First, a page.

In early 2019, after three years of careful planning, eighteen-year-old Rahaf Mohammed finally escaped her abusive family in Saudi Arabia—but made it only as far as Bangkok before being stripped of her passport. She knew that if she was forced to return home she would be killed, like the other rebel women in her country. As men pounded at the door of her barricaded hotel room, Rahaf created a Twitter account and reached out to the world. The world answered—she gained 45,000 followers in one day, followers who helped her seek asylum in the West.
Now, Rahaf Mohammed tells her remarkable story in her own words, revealing untold truths about life in the closed kingdom, where young women are brought up in a repressive system that puts them under the legal control of a male guardian. Raised with immense financial privilege, but under the oppressive control of her male relatives—including her high-profile politician father—Rahaf endured an abusive childhood in which repression and deceit were the norm.
Moving from Rahaf’s early days on the underground online network of Saudi runaways, who use coded entries to learn how to flee the brutalities of their homeland, to her solo escape to Canada and a new life, Rebel is a hopeful, breathtaking and life-affirming memoir about one woman’s tenacious pursuit of freedom.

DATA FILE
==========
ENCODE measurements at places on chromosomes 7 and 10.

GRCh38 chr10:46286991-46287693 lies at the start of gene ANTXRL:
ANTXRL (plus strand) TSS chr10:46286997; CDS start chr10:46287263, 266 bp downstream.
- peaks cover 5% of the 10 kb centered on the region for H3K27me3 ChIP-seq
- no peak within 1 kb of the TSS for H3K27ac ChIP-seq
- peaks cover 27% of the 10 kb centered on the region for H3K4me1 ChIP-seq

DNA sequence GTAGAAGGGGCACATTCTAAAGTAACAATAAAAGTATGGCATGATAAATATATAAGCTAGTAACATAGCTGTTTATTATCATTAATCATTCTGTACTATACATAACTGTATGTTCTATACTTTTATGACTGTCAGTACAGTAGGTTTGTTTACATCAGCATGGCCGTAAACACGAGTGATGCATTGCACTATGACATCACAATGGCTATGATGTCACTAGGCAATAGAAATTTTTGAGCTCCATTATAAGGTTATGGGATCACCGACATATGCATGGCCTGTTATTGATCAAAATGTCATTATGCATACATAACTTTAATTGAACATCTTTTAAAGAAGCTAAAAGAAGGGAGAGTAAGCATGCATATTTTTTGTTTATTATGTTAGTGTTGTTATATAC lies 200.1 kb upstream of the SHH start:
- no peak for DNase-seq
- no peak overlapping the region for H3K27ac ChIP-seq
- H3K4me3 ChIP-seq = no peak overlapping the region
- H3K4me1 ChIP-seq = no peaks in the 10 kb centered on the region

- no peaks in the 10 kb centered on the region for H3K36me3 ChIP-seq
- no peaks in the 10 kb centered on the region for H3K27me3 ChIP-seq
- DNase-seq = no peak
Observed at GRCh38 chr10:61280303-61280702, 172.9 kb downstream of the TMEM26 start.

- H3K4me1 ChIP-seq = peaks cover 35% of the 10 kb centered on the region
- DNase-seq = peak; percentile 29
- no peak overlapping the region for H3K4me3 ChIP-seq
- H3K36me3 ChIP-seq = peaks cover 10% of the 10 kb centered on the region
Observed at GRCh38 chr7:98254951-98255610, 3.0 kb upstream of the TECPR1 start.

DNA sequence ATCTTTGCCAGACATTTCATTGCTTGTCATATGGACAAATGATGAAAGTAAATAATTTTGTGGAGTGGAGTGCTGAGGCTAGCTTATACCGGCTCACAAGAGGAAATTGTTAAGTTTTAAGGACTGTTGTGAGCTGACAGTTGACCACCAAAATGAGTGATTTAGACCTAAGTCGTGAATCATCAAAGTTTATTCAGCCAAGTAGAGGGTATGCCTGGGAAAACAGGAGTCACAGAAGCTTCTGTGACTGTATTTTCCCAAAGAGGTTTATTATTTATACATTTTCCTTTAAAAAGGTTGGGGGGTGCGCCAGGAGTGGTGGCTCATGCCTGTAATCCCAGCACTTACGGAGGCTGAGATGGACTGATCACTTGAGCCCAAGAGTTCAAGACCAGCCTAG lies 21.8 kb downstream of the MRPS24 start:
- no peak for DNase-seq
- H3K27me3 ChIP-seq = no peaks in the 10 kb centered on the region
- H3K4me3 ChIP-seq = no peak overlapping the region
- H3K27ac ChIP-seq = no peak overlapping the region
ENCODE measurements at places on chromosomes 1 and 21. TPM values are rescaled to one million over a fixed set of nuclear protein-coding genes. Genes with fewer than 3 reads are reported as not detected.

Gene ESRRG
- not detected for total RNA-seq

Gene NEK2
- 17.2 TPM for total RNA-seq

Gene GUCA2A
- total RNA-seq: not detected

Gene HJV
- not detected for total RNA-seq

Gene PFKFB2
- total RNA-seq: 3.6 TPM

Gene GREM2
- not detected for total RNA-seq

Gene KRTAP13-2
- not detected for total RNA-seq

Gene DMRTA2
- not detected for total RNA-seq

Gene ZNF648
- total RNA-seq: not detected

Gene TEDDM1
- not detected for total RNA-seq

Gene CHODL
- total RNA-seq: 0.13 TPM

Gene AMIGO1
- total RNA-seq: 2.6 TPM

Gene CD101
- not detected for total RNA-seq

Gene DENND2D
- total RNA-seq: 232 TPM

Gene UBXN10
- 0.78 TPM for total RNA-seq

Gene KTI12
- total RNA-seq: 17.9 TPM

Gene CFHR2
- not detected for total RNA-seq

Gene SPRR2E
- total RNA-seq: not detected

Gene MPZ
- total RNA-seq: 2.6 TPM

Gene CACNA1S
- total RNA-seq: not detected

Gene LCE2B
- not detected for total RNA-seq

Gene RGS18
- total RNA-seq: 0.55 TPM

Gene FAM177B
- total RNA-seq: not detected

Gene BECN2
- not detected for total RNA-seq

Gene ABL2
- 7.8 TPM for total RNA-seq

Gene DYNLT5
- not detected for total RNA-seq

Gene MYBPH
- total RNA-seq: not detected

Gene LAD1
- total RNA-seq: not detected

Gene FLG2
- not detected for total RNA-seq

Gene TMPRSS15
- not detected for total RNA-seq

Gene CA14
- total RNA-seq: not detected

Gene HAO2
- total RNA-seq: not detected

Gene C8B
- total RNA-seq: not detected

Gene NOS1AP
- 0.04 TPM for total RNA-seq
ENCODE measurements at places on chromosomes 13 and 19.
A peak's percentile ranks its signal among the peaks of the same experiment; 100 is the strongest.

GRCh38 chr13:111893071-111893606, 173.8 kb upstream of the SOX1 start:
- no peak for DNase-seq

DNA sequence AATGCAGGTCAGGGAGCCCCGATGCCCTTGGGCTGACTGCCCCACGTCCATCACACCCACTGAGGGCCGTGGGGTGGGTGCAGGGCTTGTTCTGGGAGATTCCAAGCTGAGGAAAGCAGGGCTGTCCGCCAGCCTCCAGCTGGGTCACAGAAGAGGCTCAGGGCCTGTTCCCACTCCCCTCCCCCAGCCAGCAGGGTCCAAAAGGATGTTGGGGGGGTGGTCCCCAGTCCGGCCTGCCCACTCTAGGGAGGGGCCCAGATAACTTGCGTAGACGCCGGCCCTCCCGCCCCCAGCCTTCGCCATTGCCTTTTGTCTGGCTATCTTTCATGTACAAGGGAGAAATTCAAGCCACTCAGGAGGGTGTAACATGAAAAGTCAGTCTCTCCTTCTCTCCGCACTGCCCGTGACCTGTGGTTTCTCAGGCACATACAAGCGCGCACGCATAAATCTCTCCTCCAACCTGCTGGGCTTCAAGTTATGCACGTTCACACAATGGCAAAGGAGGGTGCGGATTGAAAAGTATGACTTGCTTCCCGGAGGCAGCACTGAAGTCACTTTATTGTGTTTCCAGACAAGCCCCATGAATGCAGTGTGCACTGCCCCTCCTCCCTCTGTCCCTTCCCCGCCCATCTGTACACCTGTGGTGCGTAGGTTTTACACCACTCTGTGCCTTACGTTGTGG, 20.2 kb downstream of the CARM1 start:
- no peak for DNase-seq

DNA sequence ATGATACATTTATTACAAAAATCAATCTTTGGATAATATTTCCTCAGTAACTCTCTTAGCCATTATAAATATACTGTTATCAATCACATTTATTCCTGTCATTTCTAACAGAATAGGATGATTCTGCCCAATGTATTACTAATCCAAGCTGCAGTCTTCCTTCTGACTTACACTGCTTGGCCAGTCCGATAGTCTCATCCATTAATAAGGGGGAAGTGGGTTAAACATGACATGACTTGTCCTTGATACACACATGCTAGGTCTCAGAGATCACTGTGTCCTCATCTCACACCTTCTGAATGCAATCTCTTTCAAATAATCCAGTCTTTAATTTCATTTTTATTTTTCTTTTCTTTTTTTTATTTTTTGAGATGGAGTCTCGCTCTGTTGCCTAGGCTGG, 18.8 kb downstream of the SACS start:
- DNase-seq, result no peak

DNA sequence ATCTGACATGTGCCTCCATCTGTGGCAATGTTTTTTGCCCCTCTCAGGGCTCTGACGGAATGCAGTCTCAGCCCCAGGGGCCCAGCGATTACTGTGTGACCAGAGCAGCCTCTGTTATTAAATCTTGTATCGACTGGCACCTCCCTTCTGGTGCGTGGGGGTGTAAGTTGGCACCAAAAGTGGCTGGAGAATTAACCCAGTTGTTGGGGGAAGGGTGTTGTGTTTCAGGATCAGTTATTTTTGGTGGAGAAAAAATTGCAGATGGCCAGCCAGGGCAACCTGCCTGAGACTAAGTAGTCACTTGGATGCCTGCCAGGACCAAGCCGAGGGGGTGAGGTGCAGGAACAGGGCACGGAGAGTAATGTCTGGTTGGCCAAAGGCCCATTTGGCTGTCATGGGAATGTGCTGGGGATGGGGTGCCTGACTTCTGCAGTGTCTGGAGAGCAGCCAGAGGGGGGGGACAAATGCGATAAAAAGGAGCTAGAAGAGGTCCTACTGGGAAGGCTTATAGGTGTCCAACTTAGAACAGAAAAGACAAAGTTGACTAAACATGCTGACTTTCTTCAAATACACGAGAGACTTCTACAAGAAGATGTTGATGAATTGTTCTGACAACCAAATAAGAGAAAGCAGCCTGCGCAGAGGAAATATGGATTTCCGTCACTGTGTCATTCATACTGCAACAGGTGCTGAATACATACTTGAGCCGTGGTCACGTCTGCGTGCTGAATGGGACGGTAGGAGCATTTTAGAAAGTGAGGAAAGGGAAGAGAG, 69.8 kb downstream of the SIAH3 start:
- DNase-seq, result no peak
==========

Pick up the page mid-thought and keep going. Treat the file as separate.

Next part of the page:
Mohammed, who garnered international headlines as a teenager in 2019 when she fled Saudi Arabia and was detained by authorities in Thailand, recounts her daring path to liberation in this potent debut. The daughter of a politically powerful Sunni family, she explains that she knew from the time she was young that Saudi women were to be little more than "bodies shrouded in black bags." In harrowing depictions, Mohammed details how, as she grew, so too did the prohibitions and violent punishments; one particularly disturbing passage recounts her being repeatedly punched by her mother after being outed by a classmate for having relationships with girls. Despite this, Mohammed sought subversion, first through a "secret world" of parties where older men—including members of the religious police—plied minors with drugs, and, later, in the online underground network of Saudi women runaways who eventually helped her plan her escape to Canada through a labyrinth of "secret codes." While her death-defying act will leave readers breathless, it's Mohammed's bold unmasking of the "contradictions" of her homeland—where "tolerance and moderation" is preached, yet "anyone who doesn't agree with the government" is "behead and tortur"—that leaves an indelible mark. Her scorching indictment serves as a beacon for women worldwide yearning for freedom.